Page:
Control Method Rating
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Controlling gorse is a long-term commitment. We understand how daunting it can be to start, but by following a step-by-step process you can prepare, plan and control gorse.
Identify and learn
Identify and learn about gorse. Understanding it’s life-cycle is important and will maximise your success to control the problem.
Assess your property
Where is the gorse problem on your property? Make a map with the size, density and location of the infestation.
Research and review
Use the VGT website for resources on gorse. Use the Virtual Extension Officer to investigate and choose best methods of control.
Network and discuss
Speak with neighbours, local Landcare groups or weed contractors for information and support. Discuss your chosen control method.
Plan for success
Create a realistic management plan that outlines what are you hoping to achieve in the short, medium and long term.
Implement your plan
Carry out your control according to your plan.
Monitor and follow-up
Monitor your gorse control efforts and continue with methods that prove successful.
Keep going. Don't stop!
Now that you have started don’t stop! Control works best
if you are treating plants before they go to flower to prevent further seeding.
More helpful tips for best results
Pros & Cons
Working with your neighbours is another way to maximise your results. Less gorse in the area means your property is less likely to be reinfested. Neighbours and communities working together means more support, knowledge, and a shared responsibility.
Monitor treated gorse so you allow time for planning the additional/ yearly treatments that will be required. Remember, each time gorse flowers it spreads seeds, so plan out your treatment accordingly.
There are many methods available for treating gorse. The right methods vary according to several factors and can also change as the treatment evolves over the years. Don’t hesitate to try out different methods to find what works for your specific situation. Most people adopt a combination of approaches to eradicate their gorse.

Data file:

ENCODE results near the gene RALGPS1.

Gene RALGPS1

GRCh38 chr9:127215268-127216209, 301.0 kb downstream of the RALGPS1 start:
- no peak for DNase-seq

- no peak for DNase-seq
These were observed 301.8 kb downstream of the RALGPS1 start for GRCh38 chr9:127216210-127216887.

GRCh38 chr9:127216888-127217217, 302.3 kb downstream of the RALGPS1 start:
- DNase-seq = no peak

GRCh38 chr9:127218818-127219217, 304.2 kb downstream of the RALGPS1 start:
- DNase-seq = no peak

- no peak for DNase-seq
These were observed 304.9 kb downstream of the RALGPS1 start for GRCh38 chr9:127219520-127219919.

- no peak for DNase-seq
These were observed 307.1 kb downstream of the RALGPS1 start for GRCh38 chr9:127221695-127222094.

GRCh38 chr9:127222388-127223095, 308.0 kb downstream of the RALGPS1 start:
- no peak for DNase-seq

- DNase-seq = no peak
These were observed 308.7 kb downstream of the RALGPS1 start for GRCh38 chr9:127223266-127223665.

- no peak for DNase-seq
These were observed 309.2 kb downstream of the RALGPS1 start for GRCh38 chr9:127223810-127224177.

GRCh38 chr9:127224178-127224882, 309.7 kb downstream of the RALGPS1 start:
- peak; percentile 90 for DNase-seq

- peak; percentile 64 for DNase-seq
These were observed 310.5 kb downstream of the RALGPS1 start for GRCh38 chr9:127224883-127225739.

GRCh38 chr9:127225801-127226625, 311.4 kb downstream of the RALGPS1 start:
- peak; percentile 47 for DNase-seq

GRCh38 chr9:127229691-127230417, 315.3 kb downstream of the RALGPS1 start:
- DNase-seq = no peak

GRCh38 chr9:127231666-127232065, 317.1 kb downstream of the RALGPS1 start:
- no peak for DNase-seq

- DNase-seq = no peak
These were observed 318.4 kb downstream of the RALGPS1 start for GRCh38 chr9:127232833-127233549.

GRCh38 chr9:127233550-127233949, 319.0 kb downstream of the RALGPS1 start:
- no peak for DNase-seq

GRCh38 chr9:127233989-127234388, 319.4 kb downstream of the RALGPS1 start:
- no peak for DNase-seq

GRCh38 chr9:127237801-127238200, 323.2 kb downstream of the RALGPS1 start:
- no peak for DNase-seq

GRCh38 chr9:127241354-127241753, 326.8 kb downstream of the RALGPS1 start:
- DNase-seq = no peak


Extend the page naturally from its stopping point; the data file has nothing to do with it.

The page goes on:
Once you have started control don’t stop.
Other Control Methods
Cultural Heritage Awareness
Landholders must be careful to avoid further damage to the environment (including waterways) and Aboriginal cultural heritage sites when using machinery. Be aware of your legal obligations and obtain the necessary permits. Aboriginal Cultural Heritage may be found during works at any time, at any place.
If suspected heritage is discovered, work is to cease and a Preliminary Report Form must be completed and sent to email@example.com. If you are unsure, seek advice from Agriculture Victoria, Department of Environment, Land, Water and Planning, First Peoples – State Relations (formerly Aboriginal Victoria) or your local council.
The information provided by this website is intended for general information only and should not be relied on or used as a substitute for professional advice for your particular situation.
Before undertaking any weed or rabbit management, always obtain advice from a qualified expert, with respect to your own situation. Always read and follow the label before using any of the products mentioned and ensure that you are undertaking weed and rabbit management in the appropriate conditions and in the appropriate manner.
We do not guarantee this website is without flaw of any kind, or is wholly appropriate for your particular purposes, and therefore disclaim all liability for any error, loss or other consequence which may arise from you relying on any information contained on the website for any purpose.